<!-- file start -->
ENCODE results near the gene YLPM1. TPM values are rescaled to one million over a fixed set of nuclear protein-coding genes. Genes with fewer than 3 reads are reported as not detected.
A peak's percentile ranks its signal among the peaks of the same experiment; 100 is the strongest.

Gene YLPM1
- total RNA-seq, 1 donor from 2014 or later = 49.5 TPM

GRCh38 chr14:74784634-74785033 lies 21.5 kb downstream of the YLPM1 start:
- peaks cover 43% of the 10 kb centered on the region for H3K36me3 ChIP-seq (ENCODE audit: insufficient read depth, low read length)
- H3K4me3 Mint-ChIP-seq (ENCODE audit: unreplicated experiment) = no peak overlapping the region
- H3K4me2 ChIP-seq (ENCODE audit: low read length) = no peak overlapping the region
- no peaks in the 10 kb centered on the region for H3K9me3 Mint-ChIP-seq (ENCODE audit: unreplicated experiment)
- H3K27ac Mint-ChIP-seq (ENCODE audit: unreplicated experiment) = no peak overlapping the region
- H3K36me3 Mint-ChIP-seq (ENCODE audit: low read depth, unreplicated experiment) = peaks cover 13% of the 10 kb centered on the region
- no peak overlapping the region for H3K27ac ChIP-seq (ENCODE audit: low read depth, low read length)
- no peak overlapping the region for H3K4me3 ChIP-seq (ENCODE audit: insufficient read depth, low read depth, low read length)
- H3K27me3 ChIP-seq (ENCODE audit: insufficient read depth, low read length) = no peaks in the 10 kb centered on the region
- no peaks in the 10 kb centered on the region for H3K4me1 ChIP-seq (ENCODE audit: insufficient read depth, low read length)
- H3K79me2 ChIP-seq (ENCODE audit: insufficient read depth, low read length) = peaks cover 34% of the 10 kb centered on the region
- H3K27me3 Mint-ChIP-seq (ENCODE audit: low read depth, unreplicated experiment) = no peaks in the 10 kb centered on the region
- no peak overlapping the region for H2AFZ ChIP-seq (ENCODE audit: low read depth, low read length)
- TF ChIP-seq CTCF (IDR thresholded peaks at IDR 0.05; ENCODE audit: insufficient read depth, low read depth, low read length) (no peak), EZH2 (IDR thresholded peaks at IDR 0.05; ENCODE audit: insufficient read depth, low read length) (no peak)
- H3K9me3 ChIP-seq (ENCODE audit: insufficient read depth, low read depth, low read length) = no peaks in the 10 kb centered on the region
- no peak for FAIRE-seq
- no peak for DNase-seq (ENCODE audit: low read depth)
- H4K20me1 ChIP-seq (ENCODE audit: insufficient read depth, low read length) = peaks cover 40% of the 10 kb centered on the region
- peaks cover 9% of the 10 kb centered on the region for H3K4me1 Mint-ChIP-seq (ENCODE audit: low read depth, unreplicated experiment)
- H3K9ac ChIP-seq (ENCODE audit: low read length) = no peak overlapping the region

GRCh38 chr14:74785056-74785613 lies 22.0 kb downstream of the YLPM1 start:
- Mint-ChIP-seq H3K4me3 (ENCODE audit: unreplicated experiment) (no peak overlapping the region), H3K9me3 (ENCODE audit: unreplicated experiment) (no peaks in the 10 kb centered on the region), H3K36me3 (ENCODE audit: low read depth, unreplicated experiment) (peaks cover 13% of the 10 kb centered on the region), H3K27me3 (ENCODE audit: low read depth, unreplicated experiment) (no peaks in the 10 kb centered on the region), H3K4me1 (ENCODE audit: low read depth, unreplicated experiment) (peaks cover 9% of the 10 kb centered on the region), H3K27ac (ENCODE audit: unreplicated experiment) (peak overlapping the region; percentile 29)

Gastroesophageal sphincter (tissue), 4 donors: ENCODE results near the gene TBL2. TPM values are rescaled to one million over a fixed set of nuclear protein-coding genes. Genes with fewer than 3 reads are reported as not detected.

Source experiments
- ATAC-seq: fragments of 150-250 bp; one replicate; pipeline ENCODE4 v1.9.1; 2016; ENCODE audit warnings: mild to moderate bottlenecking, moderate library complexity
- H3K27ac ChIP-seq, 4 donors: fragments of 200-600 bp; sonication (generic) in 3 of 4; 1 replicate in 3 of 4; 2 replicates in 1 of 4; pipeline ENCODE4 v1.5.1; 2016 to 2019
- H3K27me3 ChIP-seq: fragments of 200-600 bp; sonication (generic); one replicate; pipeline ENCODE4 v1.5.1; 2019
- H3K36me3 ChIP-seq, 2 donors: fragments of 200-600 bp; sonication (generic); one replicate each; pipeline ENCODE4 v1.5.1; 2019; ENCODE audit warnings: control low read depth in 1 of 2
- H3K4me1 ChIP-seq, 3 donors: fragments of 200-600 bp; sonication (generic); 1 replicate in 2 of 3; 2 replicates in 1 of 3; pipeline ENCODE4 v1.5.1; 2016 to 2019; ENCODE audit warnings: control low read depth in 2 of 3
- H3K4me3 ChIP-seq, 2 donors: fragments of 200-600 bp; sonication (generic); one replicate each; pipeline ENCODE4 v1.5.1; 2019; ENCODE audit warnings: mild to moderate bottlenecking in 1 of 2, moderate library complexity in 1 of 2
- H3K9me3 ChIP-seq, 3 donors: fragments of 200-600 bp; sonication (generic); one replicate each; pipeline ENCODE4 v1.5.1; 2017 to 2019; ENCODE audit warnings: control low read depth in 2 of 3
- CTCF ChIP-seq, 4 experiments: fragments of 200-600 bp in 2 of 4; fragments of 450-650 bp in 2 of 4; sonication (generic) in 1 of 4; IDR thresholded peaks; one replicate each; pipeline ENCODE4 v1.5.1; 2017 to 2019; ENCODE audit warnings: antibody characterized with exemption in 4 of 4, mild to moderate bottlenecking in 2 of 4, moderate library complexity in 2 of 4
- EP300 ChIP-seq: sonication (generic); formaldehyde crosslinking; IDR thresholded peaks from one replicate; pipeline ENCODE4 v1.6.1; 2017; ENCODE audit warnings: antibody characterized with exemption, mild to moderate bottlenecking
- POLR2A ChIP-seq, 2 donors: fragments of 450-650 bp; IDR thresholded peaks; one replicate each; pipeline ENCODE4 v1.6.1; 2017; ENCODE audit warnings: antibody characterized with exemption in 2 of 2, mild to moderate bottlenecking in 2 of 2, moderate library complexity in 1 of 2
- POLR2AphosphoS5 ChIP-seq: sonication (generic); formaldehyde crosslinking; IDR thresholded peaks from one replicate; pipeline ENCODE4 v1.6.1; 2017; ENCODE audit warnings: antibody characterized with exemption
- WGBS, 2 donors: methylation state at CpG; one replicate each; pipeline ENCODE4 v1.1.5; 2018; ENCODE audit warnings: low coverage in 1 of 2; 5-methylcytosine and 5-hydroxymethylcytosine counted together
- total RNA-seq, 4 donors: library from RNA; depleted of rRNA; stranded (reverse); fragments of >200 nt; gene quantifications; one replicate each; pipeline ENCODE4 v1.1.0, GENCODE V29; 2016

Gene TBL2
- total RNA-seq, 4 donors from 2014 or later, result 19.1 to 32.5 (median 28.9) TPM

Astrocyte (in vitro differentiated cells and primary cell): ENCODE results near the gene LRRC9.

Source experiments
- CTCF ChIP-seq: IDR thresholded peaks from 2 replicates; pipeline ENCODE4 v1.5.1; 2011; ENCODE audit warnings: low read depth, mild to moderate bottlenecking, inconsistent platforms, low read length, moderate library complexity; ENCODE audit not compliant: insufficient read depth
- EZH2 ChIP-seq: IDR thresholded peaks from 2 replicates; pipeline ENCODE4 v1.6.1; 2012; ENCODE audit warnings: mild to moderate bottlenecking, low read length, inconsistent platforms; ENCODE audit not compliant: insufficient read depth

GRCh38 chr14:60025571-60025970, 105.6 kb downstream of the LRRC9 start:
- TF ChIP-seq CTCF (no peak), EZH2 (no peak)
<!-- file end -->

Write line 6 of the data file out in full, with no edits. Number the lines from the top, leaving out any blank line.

- peaks cover 43% of the 10 kb centered on the region for H3K36me3 ChIP-seq (ENCODE audit: insufficient read depth, low read length)